Even Better Than A Last Will And Testament: Revocable Trusts
Posted on: 9 August 2017
Many people say they want to create an estate plan that avoids probate, but usually, it is not possible to avoid that legal step entirely. You can, however, with careful planning, create an estate plan that keeps as much of your estate out of probate as possible. Revocable trusts are very similar to wills in the way they work but are far superior in some aspects. Read to learn about the similarities and differences between wills and trusts.
Similarities to a will: In general, a revocable trust operates just like will in these two respects:
1. An administrator of the trust is named, and this person fills a position that is just like that of an executor (or personal administrator). The trustee takes on a silent role while the trust owner is living and only comes into the position at the owner's death. They are charged with ensuring that the trust provisions are followed according to the wishes of the owner.
2. Beneficiaries are identified within the trust and they fill a role similar to that of a will beneficiary. The trust can specify that certain people receive certain items of property. Anything type of property you can imagine, from homes to cars to bank accounts and pets, can be addressed using a revocable trust.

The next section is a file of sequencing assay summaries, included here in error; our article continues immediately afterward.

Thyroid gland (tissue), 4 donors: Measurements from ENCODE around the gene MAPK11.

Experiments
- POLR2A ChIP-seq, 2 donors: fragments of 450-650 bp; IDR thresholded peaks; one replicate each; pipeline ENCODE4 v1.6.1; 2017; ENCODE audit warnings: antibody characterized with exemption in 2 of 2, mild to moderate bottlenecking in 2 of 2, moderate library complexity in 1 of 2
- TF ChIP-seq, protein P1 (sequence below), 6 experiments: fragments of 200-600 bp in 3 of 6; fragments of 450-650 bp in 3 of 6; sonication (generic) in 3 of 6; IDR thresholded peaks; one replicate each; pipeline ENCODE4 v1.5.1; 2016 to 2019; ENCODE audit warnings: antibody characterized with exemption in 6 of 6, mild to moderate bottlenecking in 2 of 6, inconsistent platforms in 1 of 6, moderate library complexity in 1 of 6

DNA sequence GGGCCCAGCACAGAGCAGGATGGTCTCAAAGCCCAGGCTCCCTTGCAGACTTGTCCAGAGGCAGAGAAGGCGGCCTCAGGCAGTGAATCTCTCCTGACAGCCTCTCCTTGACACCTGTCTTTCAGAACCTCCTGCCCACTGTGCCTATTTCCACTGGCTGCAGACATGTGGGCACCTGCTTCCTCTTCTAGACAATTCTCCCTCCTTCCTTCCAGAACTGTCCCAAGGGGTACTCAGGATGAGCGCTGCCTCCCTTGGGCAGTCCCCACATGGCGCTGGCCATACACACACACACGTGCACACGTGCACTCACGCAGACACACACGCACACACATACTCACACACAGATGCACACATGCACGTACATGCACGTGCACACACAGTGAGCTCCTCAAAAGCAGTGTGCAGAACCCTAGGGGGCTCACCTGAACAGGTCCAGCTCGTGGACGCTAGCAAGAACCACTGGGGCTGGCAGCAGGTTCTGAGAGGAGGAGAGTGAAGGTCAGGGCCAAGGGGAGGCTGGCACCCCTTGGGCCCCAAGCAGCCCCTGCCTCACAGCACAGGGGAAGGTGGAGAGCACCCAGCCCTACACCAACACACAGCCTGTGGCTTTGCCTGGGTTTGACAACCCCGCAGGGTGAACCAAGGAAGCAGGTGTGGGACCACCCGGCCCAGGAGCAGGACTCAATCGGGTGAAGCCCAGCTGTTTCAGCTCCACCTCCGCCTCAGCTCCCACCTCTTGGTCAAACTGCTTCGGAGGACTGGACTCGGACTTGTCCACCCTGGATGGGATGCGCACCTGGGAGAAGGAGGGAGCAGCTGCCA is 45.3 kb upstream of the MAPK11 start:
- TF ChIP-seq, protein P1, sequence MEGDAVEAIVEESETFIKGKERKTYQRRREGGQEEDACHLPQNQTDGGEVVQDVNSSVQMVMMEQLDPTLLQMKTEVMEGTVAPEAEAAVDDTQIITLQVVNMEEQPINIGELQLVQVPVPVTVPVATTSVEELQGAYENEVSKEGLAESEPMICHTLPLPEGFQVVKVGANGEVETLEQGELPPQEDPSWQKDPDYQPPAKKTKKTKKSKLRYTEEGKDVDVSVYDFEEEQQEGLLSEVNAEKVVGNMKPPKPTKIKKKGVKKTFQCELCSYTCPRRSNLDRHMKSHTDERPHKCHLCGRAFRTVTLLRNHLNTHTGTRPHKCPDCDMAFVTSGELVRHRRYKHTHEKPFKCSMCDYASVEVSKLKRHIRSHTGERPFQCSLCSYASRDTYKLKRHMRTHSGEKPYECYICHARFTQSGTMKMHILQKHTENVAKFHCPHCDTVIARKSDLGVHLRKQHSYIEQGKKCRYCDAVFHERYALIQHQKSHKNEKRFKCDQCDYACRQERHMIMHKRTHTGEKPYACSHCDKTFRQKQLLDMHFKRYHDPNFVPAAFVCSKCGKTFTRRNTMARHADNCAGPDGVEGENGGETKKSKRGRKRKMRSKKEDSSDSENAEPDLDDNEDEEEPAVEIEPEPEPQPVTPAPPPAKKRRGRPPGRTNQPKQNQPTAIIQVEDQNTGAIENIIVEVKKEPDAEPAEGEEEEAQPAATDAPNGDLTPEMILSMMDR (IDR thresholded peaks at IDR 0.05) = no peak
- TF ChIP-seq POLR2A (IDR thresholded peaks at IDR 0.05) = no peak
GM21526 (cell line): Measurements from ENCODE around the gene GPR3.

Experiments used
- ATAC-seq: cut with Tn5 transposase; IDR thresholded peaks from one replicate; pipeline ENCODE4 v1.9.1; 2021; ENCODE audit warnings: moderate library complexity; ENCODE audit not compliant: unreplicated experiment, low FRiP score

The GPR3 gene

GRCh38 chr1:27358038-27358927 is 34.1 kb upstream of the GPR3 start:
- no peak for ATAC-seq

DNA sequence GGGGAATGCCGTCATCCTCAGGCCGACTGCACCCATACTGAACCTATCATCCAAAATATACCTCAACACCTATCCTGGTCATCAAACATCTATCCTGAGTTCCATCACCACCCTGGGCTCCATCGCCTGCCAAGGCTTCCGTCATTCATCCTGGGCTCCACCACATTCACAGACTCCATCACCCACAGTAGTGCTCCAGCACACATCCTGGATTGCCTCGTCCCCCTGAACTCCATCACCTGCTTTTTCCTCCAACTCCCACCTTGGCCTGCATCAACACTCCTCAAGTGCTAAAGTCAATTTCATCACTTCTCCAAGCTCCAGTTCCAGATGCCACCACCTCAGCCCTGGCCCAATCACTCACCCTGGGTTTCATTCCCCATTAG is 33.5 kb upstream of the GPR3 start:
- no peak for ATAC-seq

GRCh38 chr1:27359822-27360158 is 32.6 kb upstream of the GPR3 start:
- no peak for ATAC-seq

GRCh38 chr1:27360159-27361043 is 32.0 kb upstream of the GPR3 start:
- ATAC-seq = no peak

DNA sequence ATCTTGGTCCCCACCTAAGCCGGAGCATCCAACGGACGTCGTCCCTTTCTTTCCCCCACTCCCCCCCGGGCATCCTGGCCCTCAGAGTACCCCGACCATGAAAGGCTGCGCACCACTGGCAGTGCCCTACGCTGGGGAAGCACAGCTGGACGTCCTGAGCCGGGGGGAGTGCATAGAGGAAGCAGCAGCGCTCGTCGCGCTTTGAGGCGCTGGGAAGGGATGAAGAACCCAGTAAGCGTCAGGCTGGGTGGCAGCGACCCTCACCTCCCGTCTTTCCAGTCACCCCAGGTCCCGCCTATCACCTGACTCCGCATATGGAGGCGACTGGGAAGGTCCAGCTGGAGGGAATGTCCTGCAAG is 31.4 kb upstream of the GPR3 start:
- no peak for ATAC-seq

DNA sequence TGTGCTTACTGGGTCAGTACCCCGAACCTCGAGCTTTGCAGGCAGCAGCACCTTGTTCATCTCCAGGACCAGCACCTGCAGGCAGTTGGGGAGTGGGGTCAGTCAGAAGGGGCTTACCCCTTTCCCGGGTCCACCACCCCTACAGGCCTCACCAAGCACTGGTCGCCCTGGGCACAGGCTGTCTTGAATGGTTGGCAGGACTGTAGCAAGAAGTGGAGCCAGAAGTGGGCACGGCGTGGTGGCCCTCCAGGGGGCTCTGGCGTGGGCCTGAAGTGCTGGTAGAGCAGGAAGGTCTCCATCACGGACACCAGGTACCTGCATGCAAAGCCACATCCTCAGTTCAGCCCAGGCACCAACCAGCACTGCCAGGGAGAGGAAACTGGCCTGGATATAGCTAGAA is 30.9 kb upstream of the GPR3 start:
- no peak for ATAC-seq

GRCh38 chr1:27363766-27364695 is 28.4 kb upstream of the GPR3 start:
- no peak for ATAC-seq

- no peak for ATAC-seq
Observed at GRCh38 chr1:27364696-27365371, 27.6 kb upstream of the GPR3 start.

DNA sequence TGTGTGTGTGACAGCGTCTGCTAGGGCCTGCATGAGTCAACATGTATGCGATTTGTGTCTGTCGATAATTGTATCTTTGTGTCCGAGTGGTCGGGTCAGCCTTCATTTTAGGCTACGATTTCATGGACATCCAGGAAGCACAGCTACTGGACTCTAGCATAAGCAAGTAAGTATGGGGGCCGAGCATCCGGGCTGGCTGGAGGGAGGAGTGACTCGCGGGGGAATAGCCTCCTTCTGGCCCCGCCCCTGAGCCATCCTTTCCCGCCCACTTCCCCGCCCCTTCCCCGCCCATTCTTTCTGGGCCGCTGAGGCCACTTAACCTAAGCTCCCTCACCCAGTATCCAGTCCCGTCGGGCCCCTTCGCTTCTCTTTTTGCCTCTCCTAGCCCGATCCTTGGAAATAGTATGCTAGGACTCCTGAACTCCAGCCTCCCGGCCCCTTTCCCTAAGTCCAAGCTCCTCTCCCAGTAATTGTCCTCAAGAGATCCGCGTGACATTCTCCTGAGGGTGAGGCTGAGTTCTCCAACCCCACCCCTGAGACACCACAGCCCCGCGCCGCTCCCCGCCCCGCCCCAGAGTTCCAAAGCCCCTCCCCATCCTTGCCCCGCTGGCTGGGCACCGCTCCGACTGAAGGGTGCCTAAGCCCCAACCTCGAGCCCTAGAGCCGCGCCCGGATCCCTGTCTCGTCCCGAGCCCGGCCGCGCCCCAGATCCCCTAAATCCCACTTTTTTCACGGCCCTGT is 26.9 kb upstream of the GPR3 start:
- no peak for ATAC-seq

Different (and better) than a will: You will find that trusts are superior to a will in these two respects:
1. Trusts do not need to be probated. Since the probate process can take several months to be complete, not having to file your trust and wait means that the beneficiaries can begin to take possession of any property as soon as they get access to the death certificate (which is often within a few weeks after the death).
2. Trusts are private. While a will must be filed in probate court and made public, a trust need never be made public. If need be, only the owner, the trustee and the estate or probate attorney need know the full contents of the trust. This means that the beneficiaries may not necessarily know what the other beneficiaries are receiving, and this facet of a trust could help ensure a smoother estate settlement. The privacy of the trust can also serve as an extra layer of comfort to the grieving family.
To learn more about the benefits of a revocable trust over a will, speak to an estate planning attorney as soon as possible.Share